Canyon Overlook Trail – Zion National Park

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By the end of Day 6 I had to be back in Las Vegas for the flight home.  But I still had one more exciting stop: Zion National Park.  The park is about 30 miles from Kanab.

Heading into Zion National Park from the east, I made my first stop at the Canyon Overlook Trail.  The mile long round trip leads to an incredible overview of the Pine Creek canyon, and the road you’ll soon drive.

This is a scene from the trail, where an overhanging rock provides a little shade along the way.

This is the view from the Canyon Overlook, at the end of the trail.  The canyon walls in the distance appear to be painted on, as if you were on a Hollywood sound stage, staring at a painted canvas. It doesn’t just look that way in this picture. That’s how it looks to the naked eye, as well.

Other things to note about this picture: it does not show much of Zion Canyon, but rather, another canyon that opens into Zion Canyon.  Also note the winding, switchback road at  the canyon floor.  That’s where we’re headed next.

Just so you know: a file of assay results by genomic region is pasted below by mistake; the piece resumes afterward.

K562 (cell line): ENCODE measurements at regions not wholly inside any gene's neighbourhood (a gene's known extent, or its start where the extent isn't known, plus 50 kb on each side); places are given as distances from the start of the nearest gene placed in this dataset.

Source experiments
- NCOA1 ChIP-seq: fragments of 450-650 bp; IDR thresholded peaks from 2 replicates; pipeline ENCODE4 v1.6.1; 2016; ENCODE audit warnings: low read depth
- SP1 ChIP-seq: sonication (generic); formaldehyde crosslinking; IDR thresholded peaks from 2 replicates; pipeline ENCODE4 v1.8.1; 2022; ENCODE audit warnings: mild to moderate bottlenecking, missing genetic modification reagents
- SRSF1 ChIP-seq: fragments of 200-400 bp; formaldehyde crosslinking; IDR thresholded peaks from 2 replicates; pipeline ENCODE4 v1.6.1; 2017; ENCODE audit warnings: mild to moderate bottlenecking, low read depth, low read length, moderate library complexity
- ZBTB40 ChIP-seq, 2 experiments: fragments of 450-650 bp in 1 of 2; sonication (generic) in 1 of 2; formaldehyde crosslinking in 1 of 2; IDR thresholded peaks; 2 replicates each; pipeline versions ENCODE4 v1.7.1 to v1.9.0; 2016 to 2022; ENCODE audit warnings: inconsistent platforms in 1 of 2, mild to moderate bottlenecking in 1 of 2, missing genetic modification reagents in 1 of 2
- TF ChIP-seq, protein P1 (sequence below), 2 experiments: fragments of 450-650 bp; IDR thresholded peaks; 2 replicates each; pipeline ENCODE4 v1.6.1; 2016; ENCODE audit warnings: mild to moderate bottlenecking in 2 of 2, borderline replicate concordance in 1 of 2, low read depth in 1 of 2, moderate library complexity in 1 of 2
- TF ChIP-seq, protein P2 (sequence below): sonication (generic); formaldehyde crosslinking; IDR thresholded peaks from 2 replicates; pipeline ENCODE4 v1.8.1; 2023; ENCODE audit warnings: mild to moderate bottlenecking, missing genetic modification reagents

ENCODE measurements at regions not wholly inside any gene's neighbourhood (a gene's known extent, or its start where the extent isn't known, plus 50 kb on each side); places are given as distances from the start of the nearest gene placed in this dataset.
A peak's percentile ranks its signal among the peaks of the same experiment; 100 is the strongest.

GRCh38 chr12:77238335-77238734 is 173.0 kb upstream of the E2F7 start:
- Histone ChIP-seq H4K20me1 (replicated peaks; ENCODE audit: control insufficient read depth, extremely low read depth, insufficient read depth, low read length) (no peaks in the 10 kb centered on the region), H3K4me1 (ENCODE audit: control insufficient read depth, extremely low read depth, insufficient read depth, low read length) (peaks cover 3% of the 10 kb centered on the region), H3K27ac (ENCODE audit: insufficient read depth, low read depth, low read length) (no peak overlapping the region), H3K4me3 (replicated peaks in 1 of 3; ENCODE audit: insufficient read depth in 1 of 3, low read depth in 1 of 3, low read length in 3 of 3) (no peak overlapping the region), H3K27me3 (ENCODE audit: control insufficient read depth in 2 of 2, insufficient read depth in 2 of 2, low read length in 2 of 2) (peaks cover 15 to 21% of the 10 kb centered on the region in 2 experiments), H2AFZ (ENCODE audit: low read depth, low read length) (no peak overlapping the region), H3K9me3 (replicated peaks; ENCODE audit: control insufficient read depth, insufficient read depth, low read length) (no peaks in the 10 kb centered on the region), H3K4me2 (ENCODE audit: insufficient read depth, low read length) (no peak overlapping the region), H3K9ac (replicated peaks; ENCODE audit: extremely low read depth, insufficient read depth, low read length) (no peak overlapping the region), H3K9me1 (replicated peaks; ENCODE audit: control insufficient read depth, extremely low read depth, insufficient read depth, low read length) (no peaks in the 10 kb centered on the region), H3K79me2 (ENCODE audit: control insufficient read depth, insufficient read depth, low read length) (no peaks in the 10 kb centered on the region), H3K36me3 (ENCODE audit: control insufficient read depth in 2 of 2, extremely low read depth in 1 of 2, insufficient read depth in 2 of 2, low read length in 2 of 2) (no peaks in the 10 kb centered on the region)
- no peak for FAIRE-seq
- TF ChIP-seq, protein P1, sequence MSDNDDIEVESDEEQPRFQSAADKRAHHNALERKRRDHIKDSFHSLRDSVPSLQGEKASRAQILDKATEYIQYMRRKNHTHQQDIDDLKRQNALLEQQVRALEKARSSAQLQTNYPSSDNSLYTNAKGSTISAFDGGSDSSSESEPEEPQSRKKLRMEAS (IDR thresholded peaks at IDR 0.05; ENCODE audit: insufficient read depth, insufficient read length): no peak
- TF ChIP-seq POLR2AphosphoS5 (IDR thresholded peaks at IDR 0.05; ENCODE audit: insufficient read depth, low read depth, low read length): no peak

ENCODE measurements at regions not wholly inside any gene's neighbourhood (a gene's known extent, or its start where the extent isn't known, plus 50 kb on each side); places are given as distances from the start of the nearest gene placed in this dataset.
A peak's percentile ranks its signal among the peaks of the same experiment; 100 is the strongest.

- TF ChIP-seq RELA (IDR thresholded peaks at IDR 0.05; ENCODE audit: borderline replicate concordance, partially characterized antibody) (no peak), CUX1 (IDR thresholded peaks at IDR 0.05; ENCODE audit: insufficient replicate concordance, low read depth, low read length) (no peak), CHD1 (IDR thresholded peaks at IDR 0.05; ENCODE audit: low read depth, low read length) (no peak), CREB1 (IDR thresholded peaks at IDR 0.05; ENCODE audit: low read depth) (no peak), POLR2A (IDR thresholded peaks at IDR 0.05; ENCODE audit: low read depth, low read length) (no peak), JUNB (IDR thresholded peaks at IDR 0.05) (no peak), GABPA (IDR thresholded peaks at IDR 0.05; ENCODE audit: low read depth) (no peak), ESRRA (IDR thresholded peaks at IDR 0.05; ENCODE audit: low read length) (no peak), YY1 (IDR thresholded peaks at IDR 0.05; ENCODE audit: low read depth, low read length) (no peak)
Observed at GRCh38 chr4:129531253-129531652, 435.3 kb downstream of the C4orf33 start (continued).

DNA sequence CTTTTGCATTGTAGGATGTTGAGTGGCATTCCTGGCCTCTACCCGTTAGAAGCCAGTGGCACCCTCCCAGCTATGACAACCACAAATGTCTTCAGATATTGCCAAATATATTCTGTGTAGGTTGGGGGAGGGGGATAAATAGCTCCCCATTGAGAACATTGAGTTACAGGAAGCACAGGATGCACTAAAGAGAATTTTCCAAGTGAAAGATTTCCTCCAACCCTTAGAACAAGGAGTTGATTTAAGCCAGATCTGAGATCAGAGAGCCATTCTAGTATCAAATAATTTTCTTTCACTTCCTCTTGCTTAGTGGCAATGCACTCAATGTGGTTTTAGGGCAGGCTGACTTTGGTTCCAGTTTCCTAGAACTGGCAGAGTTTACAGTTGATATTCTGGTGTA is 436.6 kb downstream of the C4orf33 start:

When you reach the end of the trail, don’t forget to turn around, and see the rest of the scenery.

The Canyon Overlook Trail begins and ends at the Zion – Mt. Carmel tunnel, which was completed in 1930.  The tunnel is more than a mile long, and instead of going through the mountain, as you might expect, the tunnel skirts the side of it.  Occasional windows in the side of the tunnel provide the only light inside.

There are also a few places where, at one time, cars could stop inside the tunnel.  It’s simply too dangerous to do that kind of thing now, so the park has blocked access to those pull-outs.

If you’re driving an oversized vehicle, like an RV or motor home, you’ll need an escort through the tunnel.  There is an extra charge. Tune to the park’s low power radio station for more info.

Note: This trip was first published in 2004. I hiked the Overlook Trail again on a later visit, and then continued on up the hill for an even better view.  You can check out that visit here.

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